Should You Ride Your Bike on The Sidewalk?

Should You Ride Your Bike on The Sidewalk?

Whether you’re interested in commuting to work by bicycle or just enjoying your neighborhood on two wheels, it’s important to follow bicycle laws in your area and make sure you stay safe. That way, you can avoid getting into a serious bicycle accident.

Many cities across America lack sufficient bicycle infrastructure. This can make sidewalks tempting for cyclists who want to stay out of the way of potentially distracted drivers, especially along busy streets. 

Before riding your bike on the sidewalk, you’ll need to find out if it’s legal and then consider whether it’s actually a safe option. 

Is Riding a Bike on the Sidewalk Legal?

Bicycle laws vary significantly from one state to the next, and even between cities in the same state. In some states, bicycles are considered a vehicle and prohibited from being operated on a sidewalk. 

Some states and cities like New York City ban riding on the sidewalk when the bicyclist is 13 or older. In other major cities like Boston and Portland, cycling on the sidewalk is allowed, but it’s prohibited in certain areas. 

Generally, cities with the most robust bicycle infrastructure and a large number of cyclists have the clearest bicycle laws. Portland, for example, is often ranked one of America’s most bike-friendly cities with 400 miles of bikeways. About 6% of Portland’s workers commute to work by bicycle compared to the national average of 0.5%. Portland, Oregon, bike laws include the following requirements: 

  • Cyclists must yield to pedestrians on sidewalks and paths and give an audible warning
  • Cyclists must slow to a walking speed when approaching a driveway or intersection with a vehicle present
  • Bikes cannot be used on sidewalks in downtown Portland in the area bounded by Front Avenue, SW Jefferson Street, 13th Avenue, and NW Hoyt Street

Before riding on the sidewalk, check the laws in your city and state. Make sure you understand whether cycling on the sidewalk is legal, any specific requirements, and whether there are restricted areas.

Why Cycling on the Sidewalk Can Be Dangerous

Even when it’s legal, be aware of the potential risks of riding on the sidewalk rather than the road. 

One of the most troubling issues with riding on the sidewalk is the risk to pedestrians. Just as you face serious injury if struck by a vehicle on the road, pedestrian accidents involving bicycles can be very serious.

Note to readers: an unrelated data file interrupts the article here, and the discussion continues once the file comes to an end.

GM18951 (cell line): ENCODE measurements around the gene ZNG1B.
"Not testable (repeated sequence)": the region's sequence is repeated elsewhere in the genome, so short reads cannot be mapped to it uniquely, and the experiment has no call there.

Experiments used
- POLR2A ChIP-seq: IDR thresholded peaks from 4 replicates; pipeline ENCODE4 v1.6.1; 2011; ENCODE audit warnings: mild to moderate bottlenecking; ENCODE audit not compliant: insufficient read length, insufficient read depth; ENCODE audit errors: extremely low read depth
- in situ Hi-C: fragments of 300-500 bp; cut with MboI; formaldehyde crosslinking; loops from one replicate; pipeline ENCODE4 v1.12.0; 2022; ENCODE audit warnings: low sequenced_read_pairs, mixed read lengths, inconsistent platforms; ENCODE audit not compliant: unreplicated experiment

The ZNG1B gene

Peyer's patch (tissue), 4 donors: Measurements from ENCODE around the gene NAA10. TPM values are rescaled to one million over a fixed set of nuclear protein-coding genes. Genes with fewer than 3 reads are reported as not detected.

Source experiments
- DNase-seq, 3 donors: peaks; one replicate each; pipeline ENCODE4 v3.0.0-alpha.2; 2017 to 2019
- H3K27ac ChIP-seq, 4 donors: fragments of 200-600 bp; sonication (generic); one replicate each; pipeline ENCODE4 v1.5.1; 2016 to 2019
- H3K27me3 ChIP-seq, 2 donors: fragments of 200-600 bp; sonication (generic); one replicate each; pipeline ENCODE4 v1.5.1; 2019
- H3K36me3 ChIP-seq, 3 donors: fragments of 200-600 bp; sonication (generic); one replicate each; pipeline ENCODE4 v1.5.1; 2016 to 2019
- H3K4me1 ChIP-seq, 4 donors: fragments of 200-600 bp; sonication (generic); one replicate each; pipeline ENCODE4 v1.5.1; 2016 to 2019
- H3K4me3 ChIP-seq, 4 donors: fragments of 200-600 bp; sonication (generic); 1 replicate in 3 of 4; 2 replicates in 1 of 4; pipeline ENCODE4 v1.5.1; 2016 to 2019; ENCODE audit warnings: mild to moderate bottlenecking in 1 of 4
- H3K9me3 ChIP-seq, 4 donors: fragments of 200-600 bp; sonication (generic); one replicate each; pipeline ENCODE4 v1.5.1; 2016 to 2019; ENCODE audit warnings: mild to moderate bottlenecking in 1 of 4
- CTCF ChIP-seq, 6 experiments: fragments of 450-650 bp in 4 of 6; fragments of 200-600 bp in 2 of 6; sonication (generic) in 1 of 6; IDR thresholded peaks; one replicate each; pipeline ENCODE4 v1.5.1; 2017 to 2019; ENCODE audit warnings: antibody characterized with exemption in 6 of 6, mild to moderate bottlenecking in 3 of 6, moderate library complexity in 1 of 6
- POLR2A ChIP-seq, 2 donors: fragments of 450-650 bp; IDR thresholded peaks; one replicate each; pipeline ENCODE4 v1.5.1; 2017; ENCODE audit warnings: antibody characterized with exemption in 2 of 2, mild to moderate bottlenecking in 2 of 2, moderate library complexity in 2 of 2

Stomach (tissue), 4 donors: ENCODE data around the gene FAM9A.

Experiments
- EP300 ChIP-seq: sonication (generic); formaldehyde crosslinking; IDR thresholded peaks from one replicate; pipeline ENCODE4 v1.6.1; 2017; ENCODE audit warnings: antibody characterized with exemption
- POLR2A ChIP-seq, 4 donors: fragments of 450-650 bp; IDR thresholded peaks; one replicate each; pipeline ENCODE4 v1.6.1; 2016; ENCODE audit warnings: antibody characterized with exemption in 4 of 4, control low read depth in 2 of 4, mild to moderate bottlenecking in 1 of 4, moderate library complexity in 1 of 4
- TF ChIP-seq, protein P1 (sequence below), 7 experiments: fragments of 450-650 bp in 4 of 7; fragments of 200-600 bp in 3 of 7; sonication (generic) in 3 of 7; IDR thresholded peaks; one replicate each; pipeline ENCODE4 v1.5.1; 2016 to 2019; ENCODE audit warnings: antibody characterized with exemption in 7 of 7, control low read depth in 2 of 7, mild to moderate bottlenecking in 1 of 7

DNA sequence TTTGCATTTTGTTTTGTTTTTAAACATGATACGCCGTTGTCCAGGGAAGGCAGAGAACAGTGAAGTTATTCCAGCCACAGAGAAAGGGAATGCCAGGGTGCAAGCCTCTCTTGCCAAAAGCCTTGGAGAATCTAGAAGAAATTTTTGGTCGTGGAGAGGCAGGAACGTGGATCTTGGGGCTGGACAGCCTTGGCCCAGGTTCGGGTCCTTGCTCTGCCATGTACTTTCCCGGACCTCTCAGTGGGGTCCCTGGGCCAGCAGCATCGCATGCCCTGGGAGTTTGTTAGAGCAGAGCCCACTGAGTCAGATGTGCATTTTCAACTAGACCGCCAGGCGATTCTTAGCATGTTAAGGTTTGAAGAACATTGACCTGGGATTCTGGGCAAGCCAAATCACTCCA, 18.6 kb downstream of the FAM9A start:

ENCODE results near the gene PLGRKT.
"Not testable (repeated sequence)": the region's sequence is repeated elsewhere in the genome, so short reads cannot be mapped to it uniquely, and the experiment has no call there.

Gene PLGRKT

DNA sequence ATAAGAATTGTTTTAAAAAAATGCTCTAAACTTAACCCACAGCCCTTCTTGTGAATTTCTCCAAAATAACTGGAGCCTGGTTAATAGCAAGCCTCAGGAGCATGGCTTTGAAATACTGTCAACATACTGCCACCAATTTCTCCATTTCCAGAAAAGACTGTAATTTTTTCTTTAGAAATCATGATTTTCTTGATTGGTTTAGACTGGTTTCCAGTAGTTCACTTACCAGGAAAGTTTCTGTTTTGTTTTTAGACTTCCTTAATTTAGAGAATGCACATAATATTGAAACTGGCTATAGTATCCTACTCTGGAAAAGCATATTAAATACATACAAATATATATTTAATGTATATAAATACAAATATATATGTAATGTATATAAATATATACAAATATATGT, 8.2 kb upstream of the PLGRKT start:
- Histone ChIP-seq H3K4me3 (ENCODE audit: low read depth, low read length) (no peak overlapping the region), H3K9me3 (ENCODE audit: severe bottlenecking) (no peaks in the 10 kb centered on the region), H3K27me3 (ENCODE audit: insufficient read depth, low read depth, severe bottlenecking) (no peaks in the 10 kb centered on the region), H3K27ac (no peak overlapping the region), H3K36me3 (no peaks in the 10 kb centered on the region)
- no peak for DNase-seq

Cyclists can seem to come out of nowhere to pedestrians who aren’t expecting bicycles on the sidewalk. Even if you give a verbal warning that you are about to pass a pedestrian, they may be deaf, hard of hearing, or wearing headphones. 

Riding a bike on the sidewalk can also be more dangerous for you than riding on the road. A sidewalk usually has many more potential points of impact than a road with cross traffic and turning parallel traffic. 

Cyclists on a sidewalk are less visible to turning vehicles, and they also have less visibility when approaching driveways and parking lots than they would from the street.

Should You Ride Your Bike on the Sidewalk?

Assuming it’s legal, consider the time of day, traffic, location, and general infrastructure in the area before riding on the sidewalk. 

  • What’s the speed limit on the street? If the speed limit is very high, it may be safer to use the sidewalk in the area rather than sharing the road with high-speed vehicle traffic. 
  • What time of day is it? In the early morning or late at night, the sidewalks are probably empty, while visibility is reduced for drivers. With little traffic, drivers may be more likely to speed, too. It might be safer to ride on the sidewalk. 
  • Is there a bike lane available? If a bicycle lane is available instead, it should be used instead of the sidewalk. 

If you do decide to ride on the sidewalk, make sure you wear a helmet and exercise caution. While the sidewalk may feel safer to you, pedestrians often feel endangered by cyclists who seem like cars on the sidewalk. 

Ride slowly, give pedestrians plenty of space, yield to pedestrians, and get off your bike to walk through crosswalks and busy sidewalk areas. When it’s done with care, using the sidewalk can reduce your risk of being involved in a bicycle accident.